Demi Karpouzos:
Yeah and I’m so like you, my first instinct is like, “This is so hard, everyone’s saying no.” To think that that’s the actual reality of it, no one likes rejection but yet it may also help if somebody keeps their sheet from the month before where you do see that somebody did say yes even if it was 1 out 20 or 1 out of 30. It’s just a matter of doing it and with practice, you get better and just keep taking one step in front of the other and like you said, not thinking that that is the reality to look at, whether it be QuickBooks or however you keep you system and looking to see, is that really the reality of it and more often than not, it’s not at all.

Lance Tamashiro:
Yeah and it is weird, I think time gets compressed on the internet or as an entrepreneur, you think something’s taking a week and it’s like, “Wow, it’s really only been 2 hours. I’ve been working on this forever and it’s been …” Or it does the opposite, it gets spread out when you think it’s been really short. When people come to you and they’re building a business and they’re getting in the right place, how do you take somebody from where they’re at which is probably not … Their business isn’t growing as much as they want it to be, their mind’s in the wrong place, actually starting to build leads, where should people start looking for that, how do they actually start building up that portfolio?

Demi Karpouzos:
I think because I did a little research on you Lance so I think you’re going to agree with me on this, the first step is to build an email list. This was the Holy Grail for me because I was trying all sorts of things, I took a ton of programs and courses and although the strategies that they were teaching were good, they were ineffective if you didn’t have an audience to implement them on and so that was the key component.

We start off by building an email list and there are a ton of different ways to do that. I really focus in on the individual, I definitely want to stretch them outside of their comfort zone but I don’t want to try to squeeze them into a box that doesn’t fit their personality. I’m not going to put somebody on video from the beginning if they’re an introvert like me, it wouldn’t represent them very well. Whether somebody does post challenges or webinars or workshops, creates some killer ethical bribes or free gifts, whether it be PDFs or whatever the case may be. It could be an interview series, there are just so many ways that … Building relationships organically and letting people know, “Hey, I have X offer, a free offer,” doing that within groups.

You can either do it slowly or you can do it fast and build on steroids which usually are the interview series and tele summits and focus on that and then cultivating a relationship with that audience. These are warm leads that you essentially have access to their inbox.

Lance Tamashiro:
Let’s talk about this because this was something that when I got started, always confused me. This was probably the hardest thing for me to figure out and I think for most marketers that are getting as well is that, you hear people say this thing like build the list, okay, fine, I’ll figure that out. Then they say, “Build this relationship with the people on the list.” The weird thing was, is I was on all kinds of lists and I couldn’t figure out how to build a relationship even though I felt like I had a relationship with all the people that I was on the list with. How do you get people over that, what do they mail, how do they go about building this thing with people?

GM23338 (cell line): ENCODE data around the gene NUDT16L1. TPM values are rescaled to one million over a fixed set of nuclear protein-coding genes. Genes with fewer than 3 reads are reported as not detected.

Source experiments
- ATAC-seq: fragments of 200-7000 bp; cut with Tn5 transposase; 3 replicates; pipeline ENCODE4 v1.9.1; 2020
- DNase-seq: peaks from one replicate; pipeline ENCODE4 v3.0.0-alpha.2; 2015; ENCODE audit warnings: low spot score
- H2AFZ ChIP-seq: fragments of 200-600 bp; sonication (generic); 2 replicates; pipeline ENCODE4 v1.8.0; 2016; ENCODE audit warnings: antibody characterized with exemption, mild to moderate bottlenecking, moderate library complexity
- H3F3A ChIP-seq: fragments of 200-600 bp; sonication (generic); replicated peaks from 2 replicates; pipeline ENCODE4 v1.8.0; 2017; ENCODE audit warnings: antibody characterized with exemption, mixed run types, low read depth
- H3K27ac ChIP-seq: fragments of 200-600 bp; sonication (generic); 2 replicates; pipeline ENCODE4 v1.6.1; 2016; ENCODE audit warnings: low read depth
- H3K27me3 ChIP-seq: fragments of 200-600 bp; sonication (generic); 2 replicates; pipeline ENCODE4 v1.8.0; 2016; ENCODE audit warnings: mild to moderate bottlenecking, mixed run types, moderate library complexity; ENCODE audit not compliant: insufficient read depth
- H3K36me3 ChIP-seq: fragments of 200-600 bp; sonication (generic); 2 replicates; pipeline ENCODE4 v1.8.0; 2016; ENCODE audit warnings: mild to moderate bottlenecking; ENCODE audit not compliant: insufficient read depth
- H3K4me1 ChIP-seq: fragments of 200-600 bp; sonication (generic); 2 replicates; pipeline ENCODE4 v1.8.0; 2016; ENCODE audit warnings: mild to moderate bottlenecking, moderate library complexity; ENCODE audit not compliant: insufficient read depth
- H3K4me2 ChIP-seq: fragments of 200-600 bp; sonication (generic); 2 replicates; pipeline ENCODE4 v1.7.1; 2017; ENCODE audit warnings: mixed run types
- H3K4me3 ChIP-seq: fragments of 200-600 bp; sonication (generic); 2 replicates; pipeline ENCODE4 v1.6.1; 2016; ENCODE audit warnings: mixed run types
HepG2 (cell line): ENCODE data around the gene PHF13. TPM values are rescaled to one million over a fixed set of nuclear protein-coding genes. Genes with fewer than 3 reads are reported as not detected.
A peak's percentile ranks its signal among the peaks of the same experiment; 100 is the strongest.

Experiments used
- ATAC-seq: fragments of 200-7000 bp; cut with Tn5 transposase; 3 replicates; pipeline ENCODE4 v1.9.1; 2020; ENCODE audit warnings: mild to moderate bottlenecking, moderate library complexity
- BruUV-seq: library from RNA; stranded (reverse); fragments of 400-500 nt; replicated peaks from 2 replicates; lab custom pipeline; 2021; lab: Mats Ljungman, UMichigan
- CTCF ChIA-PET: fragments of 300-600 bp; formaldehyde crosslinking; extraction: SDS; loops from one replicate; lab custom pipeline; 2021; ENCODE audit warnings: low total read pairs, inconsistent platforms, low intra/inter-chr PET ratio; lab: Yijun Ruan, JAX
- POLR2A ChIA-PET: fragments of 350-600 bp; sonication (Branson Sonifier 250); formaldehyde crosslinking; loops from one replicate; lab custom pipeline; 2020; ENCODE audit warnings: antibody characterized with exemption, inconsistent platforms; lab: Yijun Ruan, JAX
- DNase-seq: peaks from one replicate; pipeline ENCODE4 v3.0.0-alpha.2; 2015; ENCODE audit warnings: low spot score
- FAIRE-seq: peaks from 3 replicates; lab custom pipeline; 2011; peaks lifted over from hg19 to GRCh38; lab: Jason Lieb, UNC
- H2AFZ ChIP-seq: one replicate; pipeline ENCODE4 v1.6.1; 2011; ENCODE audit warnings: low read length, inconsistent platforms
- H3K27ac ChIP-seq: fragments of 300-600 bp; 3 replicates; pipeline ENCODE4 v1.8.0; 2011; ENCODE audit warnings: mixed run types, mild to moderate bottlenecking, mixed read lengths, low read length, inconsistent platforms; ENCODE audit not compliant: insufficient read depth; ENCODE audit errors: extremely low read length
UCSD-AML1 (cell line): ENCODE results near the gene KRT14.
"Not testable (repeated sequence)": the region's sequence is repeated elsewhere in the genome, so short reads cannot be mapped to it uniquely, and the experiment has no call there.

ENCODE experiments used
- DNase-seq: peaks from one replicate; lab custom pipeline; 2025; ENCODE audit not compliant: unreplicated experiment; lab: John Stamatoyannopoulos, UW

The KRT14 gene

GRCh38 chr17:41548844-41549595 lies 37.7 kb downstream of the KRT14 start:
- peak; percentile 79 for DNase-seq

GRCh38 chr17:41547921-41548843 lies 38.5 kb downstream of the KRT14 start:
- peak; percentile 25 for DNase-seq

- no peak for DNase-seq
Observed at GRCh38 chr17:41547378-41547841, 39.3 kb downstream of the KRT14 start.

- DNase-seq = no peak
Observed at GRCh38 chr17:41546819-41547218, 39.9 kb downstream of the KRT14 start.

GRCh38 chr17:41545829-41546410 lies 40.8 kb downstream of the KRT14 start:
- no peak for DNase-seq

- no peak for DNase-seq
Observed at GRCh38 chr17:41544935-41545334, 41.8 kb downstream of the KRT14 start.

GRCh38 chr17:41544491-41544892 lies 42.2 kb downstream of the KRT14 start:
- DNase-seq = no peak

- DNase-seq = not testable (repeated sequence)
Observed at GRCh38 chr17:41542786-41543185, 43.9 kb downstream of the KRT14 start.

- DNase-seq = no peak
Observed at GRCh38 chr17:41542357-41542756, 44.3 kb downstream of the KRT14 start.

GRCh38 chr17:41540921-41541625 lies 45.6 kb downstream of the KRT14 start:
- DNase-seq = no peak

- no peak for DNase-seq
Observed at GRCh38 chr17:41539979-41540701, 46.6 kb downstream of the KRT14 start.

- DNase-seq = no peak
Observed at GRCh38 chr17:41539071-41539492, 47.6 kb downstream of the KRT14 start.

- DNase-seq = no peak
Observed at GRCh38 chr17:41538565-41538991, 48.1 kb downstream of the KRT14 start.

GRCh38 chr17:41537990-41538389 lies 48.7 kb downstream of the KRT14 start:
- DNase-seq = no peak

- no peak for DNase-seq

I think what a lot of people think is, “Well now I have an email list.” 1, they don’t to mail because they don’t want to pitch things but 2, you’ve got to mail to pitch things to make money or business. How do you balance that and build a relationship at the same time?

Demi Karpouzos:
That is the best question because it’s easy to build a list, I shouldn’t say easy but it’s pretty straightforward.

Lance Tamashiro:
It’s the easier part, right?

Demi Karpouzos:
Yeah, exactly. As someone who builds 6,000 people in 2 months, that is uber impressive. The how part of building relationships, what I would recommend is this is … It’s very important that you know what your point of view is on what you do and why you do it and why people need it. For instance, let’s say that my point of view was that every business owner regardless, whether you’re Starbucks or the Mom & Pop shop, everybody should have an email list. My point of view, I could then explain, now you have access to as I said, being in people’s inboxes.

You can share tips and facts and videos, you don’t want to keep bombarding them with offers but it’s a matter of allowing the humanness to merge with the business aspect of it. First and foremost, always be human and I think a lot of people mistake personality with that. Then some people think they have to swear and that’s not it, I know there are a lot of people who are on that path dropping F bombs and what not because they think maybe that’s what they do in their personal life, that that’s how they should come across and I’m not here to judge either way. I think that’s where the mistake is, it’s not your personality, it’s allowing you, as they say your vulnerabilities to come through, to be relatable to your audience so that they know that you understand them.

If they feel that you get them, you get that the weight struggles, the money struggles, the whatever it happens to be that you help with, the problem that you solve, then the automatic thing is, “Well, this person must be able to help me.” Then you start building the trust. It’s marrying the humanness side of you, allowing to show the imperfections and letting people know that, “I struggled with this too,” or whatever the case is and be real with it, don’t make stuff up, I’ve seen people do that too, drives me crazy. Be real with what you’ve been through and don’t just try to say, “Hey, you know what, I lost 200 pounds in a year,” and make it seem like it was a better .